Set 2: “Little Horses,” a children’s lullaby originating in the South, and possibly of African-American origins, is based on “All the Pretty Little Horses” as found in the Lomaxes’ Folk Song: U.S.A. “Zion’s Walls” is an American shape-note tune and revivalist song. Copland also used the tune of “Zion’s Walls” with different words in “The Promise of Living” from his opera, The Tender Land. Its original melody and text were credited to John G. McCurry, a farmer from Hart County, Georgia, who published the song collection The Social Harp in 1855. “The Golden Willow Tree” is a version of “The Golden Vanity,” an Anglo-American ballad also set by Benjamin Britten Copland's version is based on a performance by Justus Begley (with banjo accompaniment), recorded for Alan and Elizabeth Lomax in 1937. “At the River” is a tender hymn tune written by Robert Lowry, American literature professor and Baptist minister, that dates from 1865. It was later sung in memorial concerts for both Aaron Copland and Leonard Bernstein. “Ching-a-Ring Chaw,” an optimistic “ditty” characterized by syncopation and quickly sung syllables, is a re-writing of a minstrel song found in Brown University’s Harris Collection of American Poetry and Plays.
- Michaelene Gorney
The Harvard Biographical Dictionary of Music, Don Michael Randel, ed., The Belknap Press of Harvard University Press, Cambridge, Massachusetts, and London, England, 1996.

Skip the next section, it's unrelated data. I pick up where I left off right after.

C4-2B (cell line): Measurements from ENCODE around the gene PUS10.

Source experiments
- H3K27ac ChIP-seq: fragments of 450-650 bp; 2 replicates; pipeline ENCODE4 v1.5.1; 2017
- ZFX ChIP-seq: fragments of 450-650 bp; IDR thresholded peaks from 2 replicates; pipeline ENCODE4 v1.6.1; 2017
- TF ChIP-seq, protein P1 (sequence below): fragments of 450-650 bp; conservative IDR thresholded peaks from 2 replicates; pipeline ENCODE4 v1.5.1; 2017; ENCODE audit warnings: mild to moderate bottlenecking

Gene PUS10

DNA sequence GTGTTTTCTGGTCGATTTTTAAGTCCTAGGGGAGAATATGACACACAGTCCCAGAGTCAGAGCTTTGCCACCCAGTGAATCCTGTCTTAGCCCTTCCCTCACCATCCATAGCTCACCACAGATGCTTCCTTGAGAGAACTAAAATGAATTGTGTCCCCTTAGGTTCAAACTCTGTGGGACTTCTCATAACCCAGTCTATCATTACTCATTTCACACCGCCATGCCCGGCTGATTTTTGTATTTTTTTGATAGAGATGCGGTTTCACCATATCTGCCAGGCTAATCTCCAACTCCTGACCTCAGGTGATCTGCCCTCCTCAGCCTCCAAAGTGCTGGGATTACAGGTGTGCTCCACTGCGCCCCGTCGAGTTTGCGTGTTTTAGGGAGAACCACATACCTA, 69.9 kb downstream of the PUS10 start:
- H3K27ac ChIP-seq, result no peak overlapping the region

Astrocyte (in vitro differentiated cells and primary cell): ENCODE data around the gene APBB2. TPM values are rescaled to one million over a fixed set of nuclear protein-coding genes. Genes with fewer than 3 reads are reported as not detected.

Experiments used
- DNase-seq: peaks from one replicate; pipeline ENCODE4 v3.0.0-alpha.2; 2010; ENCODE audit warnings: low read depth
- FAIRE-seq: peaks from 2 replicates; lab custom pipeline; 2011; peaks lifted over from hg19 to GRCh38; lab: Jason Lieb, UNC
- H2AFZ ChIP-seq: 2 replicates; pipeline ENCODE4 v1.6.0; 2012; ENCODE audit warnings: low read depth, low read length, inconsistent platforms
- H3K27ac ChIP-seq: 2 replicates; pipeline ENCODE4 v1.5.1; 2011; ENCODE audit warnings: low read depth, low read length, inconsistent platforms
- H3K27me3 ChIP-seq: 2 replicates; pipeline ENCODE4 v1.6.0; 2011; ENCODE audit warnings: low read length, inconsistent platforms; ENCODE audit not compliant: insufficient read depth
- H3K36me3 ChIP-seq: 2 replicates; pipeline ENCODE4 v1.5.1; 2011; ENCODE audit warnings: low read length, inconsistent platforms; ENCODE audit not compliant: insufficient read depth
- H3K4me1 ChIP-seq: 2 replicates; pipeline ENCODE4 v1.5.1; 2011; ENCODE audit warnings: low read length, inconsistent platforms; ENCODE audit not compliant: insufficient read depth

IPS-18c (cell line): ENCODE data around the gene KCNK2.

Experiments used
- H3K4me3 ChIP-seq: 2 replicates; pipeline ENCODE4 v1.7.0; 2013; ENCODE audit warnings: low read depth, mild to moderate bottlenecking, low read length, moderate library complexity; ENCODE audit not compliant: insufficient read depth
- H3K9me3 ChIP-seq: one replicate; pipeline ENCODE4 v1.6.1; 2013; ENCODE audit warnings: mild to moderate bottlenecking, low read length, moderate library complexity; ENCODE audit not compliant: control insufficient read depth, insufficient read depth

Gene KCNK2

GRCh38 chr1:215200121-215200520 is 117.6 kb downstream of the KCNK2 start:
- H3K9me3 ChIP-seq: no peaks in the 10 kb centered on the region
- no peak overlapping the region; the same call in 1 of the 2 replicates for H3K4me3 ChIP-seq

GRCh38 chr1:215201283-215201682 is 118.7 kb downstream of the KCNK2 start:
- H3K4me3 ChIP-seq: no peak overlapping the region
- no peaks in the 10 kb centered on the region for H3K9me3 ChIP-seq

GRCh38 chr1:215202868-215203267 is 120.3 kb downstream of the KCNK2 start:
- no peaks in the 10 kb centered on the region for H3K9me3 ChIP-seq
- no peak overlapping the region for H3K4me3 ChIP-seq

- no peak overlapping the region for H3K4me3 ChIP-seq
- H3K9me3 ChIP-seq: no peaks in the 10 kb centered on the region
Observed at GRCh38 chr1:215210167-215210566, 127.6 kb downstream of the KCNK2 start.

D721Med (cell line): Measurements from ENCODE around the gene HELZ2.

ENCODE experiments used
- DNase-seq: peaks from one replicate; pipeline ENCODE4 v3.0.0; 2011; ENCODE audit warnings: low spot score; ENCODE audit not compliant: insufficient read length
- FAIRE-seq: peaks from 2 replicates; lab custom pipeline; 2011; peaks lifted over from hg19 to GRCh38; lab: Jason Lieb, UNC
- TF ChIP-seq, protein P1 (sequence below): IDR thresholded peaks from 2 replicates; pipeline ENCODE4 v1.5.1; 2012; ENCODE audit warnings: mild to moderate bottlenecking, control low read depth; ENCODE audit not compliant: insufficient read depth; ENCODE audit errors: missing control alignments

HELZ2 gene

The Concise Baker’s Biographical Dictionary of Music, Nicolas Slonimsky, ed., Schirmer Books, New York, New York, 1994.
Joseph Machlis, The Enjoyment of Music, W. W. Norton & Company, Inc., New York, New York, 1977.
Howard Hanson: Symphony No. 2 “Romantic,” Seattle Symphony conducted by Gerard Schwartz, liner notes by Steven Lowe, NAXOS American Classics CD 8.559701.
Canton Symphony Orchestra, Symphony No. 2, Op. 30 (Romantic), by Howard Hanson, Program Notes by Kenneth C. Viant, https://www.cantonsymphony.org/441.
Library of Congress, https://www.loc.gov/ .
Aaron Copland, Copland on Music, W. W. Norton & Company, Inc., New York, New York, 1960.
New Mexico Philharmonic, Aaron Copland: Selections from Old American Songs (1950-1952), program notes unattributed, http://nmphil.org/concerts/repertoire/copland-old-american-songs/.
The Greater Dallas Youth Orchestra, Old American Songs program notes by Jonathan Gentry, February 28, 2011, http://gdyo.blogspot.com/2011/02/program-notes-for-upcoming-march-6.html.
Boston Symphony Orchestra, Aaron Copland (1900-1990), “Old American Songs,” program notes by Steven Ledbetter, annotator for the Boston Symphony Orchestra from 1979 to 1998, http://bso.http.internapcdn.net/bso/images/program_notes/COPLAND_Selection-of-Old-American-Songs.pdf.
November 4, 2017
Earl Smith Strand Theater
The perennial favorite, Big Band night kicks off the 2017-2018 GSO Jazz series. A continuation of the GSO’s exploration of American music, this concert features the music of Duke Ellington, Count Basie, Woody Herman, Stan Kenton, Gordon Goodwin, Maria Schneider.
Georgia Symphony Youth Orchestra
February 11, 2018
Bailey Center for the Arts
Georgia Symphony Orchestra
April 20, 2018
Ray Charles Performing Arts Center
April 21, 2018
Marietta Performing Arts Center
Volume 4 of the GSO’s multi-year presentation of American music explores black American composers including the world premiere of Moonlight Waltz by the GSO’s own N. E. Wheeler, and the Georgia premier of Daniel Bernard Roumain Human Songs and Stories and William Grant Still’s And They Lynched Him on a Tree.
Joining the GSO Chorus for this performance are artistic partners the Morehouse College Glee Club, Spelman College Glee Club, Georgia Spiritual Ensemble, Oral Moses, and the Uzee Brown Society of Choraliers.
Jonathan Bailey Holland Motor City Dance Mix
N. E. Wheeler Moonlight Waltz*
Adolphus Hailstork Shout for Joy
William Grant Still And They Lynched Him on a Tree**
Daniel Bernard Roumain Human Songs and Stories**
** Georgia Premiere